COUNCIL ON EDUCATIONAL POLICY
2003-04 Chair: Edelgard Wulfert
November 14, 2003
J-F. Brière, M. Carpenter, F. Hauser, F. Henderson, T. Hoff, P. Leonard, D. McCaffrey, C. Santiago, S. Stern, E. Wulfert, P. Bloniarz (Guest)
Presented by Provost Santiago
President's Report: Presented by Provost Santiago
Chair's Report: Presented by Edelgard Wulfert
New Business:President's Report:
Provost Santiago provided a brief history of the anticipated developments in the School of Information Science and Policy (SISP). A few years ago, an Advisory Committee on Information Science and Policy reported to the Provost that there was a need for Information Technology (IT) and Information Sciences support across the campus, and that every discipline across the campus has some link to IT. The report proposed a perspective that was campus wide, viewing SISP to be the hub for this initiative and recommended that the Department of Computer Science be explicitly included. To satisfy this need, the new Dean of SISP, Dr. Peter Bloniarz, has proposed an approach labeled IT Commons. The Provost and Dean Bloniarz have discussed this proposal with the Dean's Council. Moreover, the Dean of the College of Arts and Sciences and the Chair and faculty of the Department of Computer Science have been included in these discussions with Dean Bloniarz. The Provost was very explicit in stating that the Department of Computer Science could participate in the IT Commons project as a unit within the SISP or as they are currently structured within the College of Arts & Sciences. It was made clear that if the Department of Computer Science does not want to be part of the SISP, they do not have to be located within SISP organizationally. If the Department of Computer Science does express an intent to join SISP, a series of new discussions will need to occur. The Provost feels that it is important that the educational and research needs of the university be met in the area of IT.
Chair Wulfert asked if the Provost saw an impact on undergraduate education if the Department of Computer Science moved to SISP. The Provost responded that there would most certainly be an impact, but he felt that undergraduate education in the area of information science and applied computer science needs to be enhanced. He reiterated that our goal is an educational experience of the highest quality.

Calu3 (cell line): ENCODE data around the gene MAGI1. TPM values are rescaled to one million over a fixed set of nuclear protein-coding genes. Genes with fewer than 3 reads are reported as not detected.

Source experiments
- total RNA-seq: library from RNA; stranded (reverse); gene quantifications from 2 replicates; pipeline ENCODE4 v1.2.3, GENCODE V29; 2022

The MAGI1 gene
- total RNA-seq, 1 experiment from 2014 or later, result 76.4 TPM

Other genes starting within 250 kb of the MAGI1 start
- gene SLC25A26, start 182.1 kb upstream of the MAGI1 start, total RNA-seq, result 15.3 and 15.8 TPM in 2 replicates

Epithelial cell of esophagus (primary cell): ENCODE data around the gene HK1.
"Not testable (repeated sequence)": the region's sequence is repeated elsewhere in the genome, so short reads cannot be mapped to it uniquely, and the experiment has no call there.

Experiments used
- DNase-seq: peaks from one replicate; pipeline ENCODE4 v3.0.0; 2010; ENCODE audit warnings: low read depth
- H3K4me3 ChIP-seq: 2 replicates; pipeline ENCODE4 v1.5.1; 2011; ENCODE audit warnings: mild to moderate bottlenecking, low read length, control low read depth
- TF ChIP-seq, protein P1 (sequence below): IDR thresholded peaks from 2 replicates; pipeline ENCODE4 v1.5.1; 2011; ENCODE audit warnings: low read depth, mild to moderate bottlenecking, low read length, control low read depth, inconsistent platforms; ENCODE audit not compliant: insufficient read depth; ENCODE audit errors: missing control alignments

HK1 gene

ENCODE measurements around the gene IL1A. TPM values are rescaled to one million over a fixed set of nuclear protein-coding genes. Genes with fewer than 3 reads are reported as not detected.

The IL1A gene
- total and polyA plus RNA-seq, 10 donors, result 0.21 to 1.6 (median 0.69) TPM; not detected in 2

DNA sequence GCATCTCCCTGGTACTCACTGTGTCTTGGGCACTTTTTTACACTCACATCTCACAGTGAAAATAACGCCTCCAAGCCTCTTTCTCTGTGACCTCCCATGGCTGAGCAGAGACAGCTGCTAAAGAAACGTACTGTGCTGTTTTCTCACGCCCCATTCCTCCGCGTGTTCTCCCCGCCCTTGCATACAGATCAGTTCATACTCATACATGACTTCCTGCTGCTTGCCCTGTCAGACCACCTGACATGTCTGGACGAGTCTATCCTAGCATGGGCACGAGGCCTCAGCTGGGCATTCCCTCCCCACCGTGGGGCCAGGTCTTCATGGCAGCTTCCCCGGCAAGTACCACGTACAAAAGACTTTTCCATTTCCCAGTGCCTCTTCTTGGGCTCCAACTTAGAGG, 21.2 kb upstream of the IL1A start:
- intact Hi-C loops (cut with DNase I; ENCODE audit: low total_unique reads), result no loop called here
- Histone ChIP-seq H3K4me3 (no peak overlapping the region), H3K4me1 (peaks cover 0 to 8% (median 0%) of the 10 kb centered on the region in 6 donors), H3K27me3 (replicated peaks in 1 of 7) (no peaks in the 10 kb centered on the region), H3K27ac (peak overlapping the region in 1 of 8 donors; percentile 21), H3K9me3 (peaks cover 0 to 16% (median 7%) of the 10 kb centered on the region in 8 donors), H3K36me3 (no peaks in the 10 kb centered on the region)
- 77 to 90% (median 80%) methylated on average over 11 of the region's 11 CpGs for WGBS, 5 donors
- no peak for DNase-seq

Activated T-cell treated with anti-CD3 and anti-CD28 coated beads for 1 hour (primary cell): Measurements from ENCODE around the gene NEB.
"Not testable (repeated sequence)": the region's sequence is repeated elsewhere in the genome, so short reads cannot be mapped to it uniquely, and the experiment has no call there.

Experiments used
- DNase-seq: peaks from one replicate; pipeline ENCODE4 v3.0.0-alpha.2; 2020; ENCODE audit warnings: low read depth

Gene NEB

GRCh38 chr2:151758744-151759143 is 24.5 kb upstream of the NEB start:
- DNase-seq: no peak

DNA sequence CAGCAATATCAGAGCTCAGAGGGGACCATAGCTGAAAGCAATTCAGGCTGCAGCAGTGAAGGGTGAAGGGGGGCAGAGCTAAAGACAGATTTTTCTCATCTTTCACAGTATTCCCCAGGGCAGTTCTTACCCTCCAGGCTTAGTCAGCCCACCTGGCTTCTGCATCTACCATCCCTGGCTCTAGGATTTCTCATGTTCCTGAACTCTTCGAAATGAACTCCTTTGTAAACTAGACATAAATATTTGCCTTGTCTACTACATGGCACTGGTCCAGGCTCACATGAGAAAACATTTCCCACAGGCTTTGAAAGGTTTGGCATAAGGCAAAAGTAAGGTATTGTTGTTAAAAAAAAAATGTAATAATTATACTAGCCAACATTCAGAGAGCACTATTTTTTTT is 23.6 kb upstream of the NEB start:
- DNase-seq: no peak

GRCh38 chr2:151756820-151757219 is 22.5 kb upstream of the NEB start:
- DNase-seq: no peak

Chair Wulfert asked for clarification on the notion that the Department of Computer Science might feel a stronger alliance with the math department rather than the SISP. Dean Bloniarz agreed that the work they do might align more with some mathematicians, which has been discussed. The SISP is not as technical as he would like to see it, on other hand; there is a need for a more applied information technology, systems development. SISP has set goals for the year, including having the MA accredited, reviewing the undergraduate curriculum and to define clearly what kind of skills students should have once they complete the program, and to build faculty in the school (currently the have two hires proposed to the Provost). Dean Bloniarz indicated that regardless of what the Department of Computer Science chooses to do, he expects a change in the SISP programs. The SISP will be building the IT Commons program across the campus; it will involve people from the School of Business, the School of Criminal Justice, the School of Public Health, Public Administration and Policy, and the College of Arts and Sciences
Dean Bloniarz gave a brief history of how the School of Information Science evolved. He handed out a list of faculty members now affiliated with the School. Then he presented a set of slides explaining that IT is important in all disciplines. Many departments do have a component that recognizes this and they have hired someone in the IT field. Additionally, a number of departments have successfully began a program like this in the past few years. He further explained that IT issues contain common themes across the campus. Currently, there are programs in each school/department, called MY IT Programs. Deans, President and Provost all endorse getting people to work together, thus the IT Commons approach. It will be a campus-wide resource; they will put resources into the schools/departments to work together. The University cannot afford to build it in each school/department; working together is a way to go. There will be shared faculty lines in IT Commons, it will consist of faculty who have a primary home in one of the schools or colleges, but a portion of their resource will be explicitly cross-campus in responsibility in providing courses to the entire campus. Many colleges across the country are moving in this way.
IT Commons has been discussed for a couple of years, it is in the informative stage. Funding for IT Commons will come from schools/colleges with faculty, the Campus Financial Plan/Hiring Plan, and external resources (the idea will be establishing an MOU with faculty hired, understanding that a portion of their teaching responsibility will be IT Commons). This is in the planning stage.
Professor Hauser brought up that when a person is working in two departments, tenure and promotion becomes an issue because neither department seems to claim them. Dean Bloniarz is aware of this situation and is looking into it. Professor Hauser also indicated that from what he had seen from the IT Commons presentation, it seemed to be a much needed initiative. Professor McCaffrey asked if the faculty members will be teaching core courses and Dean Bloniarz explained that each department and candidate would approach it differently.
Dean Bloniarz explained that he is coming to EPC with this information in the early stages.
Chair Wulfert ended the meeting with thanking Dean Bloniarz for an
excellent presentation of the IT Commons initiative.